Over the last few days, I’ve been looking at ideas about portfolio construction and the obvious risks of investing in stock markets. Today I want to finish off by drawing on the research I’ve cited, plus the work of academics at the London Business School. My aim? To draw up some practical suggestions for robust portfolio construction.

Here are my seven ideas, many of which are blindingly obvious but worth restating for the umpteenth time.

  1. Diversify between bonds and equities.
  2. Within bonds diversify between those that will protect you in an inflationary environment (inflation-linked bonds) and their more conventional siblings. Crucially also diversify your durations (invest in short and long-dated) and credit risk (low-risk governments and higher risk corporate)
  3. Within equities, those investors willing to stick with equities over the long term should consider investing in certain riskier types of shares – small caps – as well as value stocks and momentum based strategies
  4. Gold is a useful diversifier and a sensible way of ensuring against sudden increases in volatility but over the very long term, it hasn’t been a great investment – both bonds and equities have easily outpaced returns from gold over the last hundred years, although gold has had a very impressive last decade.
  5. Investors worried about a sudden increase in inflation should probably weight their portfolios towards gold, inflation-linked bonds, and equities. Those investors worried by deflation are probably best off in government bonds.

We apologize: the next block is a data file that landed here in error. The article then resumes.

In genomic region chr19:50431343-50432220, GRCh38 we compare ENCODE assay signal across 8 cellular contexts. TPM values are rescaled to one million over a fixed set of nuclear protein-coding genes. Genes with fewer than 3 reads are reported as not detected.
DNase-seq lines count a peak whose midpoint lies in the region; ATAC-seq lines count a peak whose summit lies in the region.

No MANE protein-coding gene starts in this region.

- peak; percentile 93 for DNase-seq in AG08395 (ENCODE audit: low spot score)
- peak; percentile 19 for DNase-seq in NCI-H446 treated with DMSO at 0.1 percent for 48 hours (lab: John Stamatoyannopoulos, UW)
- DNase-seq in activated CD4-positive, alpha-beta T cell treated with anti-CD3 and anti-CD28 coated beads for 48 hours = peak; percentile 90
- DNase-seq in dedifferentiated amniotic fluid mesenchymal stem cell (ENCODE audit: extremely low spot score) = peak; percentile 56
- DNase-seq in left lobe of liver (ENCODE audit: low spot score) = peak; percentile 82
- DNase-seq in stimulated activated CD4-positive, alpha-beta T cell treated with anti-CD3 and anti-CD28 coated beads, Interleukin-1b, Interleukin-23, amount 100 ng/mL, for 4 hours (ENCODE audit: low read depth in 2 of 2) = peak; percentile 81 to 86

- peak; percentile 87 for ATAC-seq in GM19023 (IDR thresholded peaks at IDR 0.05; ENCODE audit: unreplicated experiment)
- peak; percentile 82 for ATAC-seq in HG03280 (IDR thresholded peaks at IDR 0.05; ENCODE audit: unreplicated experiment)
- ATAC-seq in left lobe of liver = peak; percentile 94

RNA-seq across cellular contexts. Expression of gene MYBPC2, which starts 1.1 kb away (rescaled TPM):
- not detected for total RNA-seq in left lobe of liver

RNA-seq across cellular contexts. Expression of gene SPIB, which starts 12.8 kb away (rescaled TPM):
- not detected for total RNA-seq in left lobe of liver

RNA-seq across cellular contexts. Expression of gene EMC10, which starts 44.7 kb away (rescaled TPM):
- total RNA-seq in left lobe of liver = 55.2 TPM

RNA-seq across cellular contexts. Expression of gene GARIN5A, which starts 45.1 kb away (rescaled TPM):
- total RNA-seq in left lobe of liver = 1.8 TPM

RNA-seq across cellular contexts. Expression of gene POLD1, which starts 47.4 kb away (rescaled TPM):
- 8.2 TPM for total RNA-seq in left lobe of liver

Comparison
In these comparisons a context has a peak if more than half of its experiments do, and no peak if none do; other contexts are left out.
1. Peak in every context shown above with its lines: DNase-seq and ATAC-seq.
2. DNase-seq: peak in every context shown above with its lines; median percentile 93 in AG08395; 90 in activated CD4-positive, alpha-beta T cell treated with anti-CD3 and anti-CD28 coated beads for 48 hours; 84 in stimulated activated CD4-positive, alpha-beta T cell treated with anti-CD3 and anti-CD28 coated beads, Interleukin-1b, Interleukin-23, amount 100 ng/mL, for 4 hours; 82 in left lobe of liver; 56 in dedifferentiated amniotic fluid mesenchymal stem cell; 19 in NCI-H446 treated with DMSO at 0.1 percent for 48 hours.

6. Currency is a risk for investors over the short to medium term but markets usually correct over the long term. Higher inflation rates (produced by faster GDP growth) usually results in a weaker exchange rate, so investors ‘real’ exposure should balance out i.e what they gain on inflation, they lose via currency depreciation. Hedging your equity exposure does make some sense over the short to medium term but is difficult to achieve cost-effectively over the longer term and of dubious benefit. This implies that international diversification is still useful and that investors shouldn’t overly worry about currency risk.
  7. All of these investing truths are hugely impacted by your time horizon and can vary between decades – for instance, the last decade has been awful for equities but very positive for bonds and gold. That may change in the next decade but over the very long term, if you are willing to sit tight for 20 to 40 years, taking greater risk through equities could well make sense. Investors with a shorter term time horizon might be less suited to equities and should carefully consider their exposure to interest rates, capital losses, and inflation.